When it comes to antique farm equipment, it's easy to get caught up in eye candy. Take a look at a tractor or engine restored to better-than-new condition, and it's completely understandable if your attention is quickly diverted from an ingenuous design to the swimsuit competition.
Not that there's anything wrong with restoration, particularly when it's done well and thoughtfully. The best restoration serves as a primer on the past while it preserves the piece for the edification of another generation. But it can be equally instructive to spend time with pieces in pristine original condition.
I recently had opportunity to wallow in a very, very fine collection of items related to farm life in the late 1800s and early 1900s. While many of the pieces were farm equipment, many others were household artifacts related to cooking, food preservation and laundry - very basic functions of survival. Nearly all of the items were in their original dress, all were unmistakably old and all told a tale of a uniquely American resourcefulness.
It was utterly impossible to overlook each device's singular purpose and ingenuity of design and manufacture. It was just as impossible not to pause and consider the thousands and thousands of inventive minds behind the inventions. For many, the motivation was clearly commercial; for others, it was simply a matter of solving a problem. Either way, the innovation of the period was stunning, whether you look at something as humble as an eggbeater or as sophisticated as a steam engine.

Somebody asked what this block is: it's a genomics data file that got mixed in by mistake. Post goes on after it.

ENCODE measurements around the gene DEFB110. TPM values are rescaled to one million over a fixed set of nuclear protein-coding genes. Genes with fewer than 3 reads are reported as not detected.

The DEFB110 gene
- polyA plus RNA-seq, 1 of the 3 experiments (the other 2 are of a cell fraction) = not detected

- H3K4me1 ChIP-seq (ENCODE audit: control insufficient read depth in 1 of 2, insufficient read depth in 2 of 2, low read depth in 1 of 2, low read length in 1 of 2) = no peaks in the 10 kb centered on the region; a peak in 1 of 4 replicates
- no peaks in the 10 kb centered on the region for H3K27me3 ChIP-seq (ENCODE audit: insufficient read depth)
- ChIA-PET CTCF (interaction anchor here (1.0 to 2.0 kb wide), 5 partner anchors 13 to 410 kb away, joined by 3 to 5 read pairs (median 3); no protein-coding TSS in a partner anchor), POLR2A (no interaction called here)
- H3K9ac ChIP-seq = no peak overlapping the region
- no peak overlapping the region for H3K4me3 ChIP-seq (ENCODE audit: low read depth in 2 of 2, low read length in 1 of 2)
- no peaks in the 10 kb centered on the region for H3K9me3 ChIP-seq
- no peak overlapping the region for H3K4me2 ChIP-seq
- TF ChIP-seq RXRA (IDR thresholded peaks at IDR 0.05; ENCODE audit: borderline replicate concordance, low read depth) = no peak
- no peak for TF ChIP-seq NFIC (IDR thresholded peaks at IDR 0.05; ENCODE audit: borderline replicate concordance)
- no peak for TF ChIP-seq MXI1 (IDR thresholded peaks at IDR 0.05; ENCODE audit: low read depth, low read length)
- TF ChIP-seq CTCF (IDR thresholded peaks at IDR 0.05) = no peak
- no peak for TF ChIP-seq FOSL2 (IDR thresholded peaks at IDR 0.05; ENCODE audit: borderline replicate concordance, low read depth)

In 1876, the International Exhibition of Arts, Manufactures and Products of the Soil and Mine opened in Philadelphia. The event celebrated the 100th anniversary of American independence, the country's emergence from Reconstruction and successes in science, industry and cultural exchange.
Although more than 30,000 displays were submitted from every state and many foreign countries, more than a quarter were from the U.S. Covering more than 2 acres, the U.S. exhibit included everything from a nearly overwhelming display of natural history to engineering marvels of the age. For six months, visitors swarmed over the exhibition, gaping at the pace of progress in their world.
We live in an era of rapidly evolving technology, and yet are nearly speechless at the technological advancement of 125 years ago. We take electronics for granted, yet we marvel at early devices. Our eyes stay focused on the future, but looking backward teaches lessons as well. American ingenuity has long been and remains one of this country's greatest resources.
Leslie McManus, Editor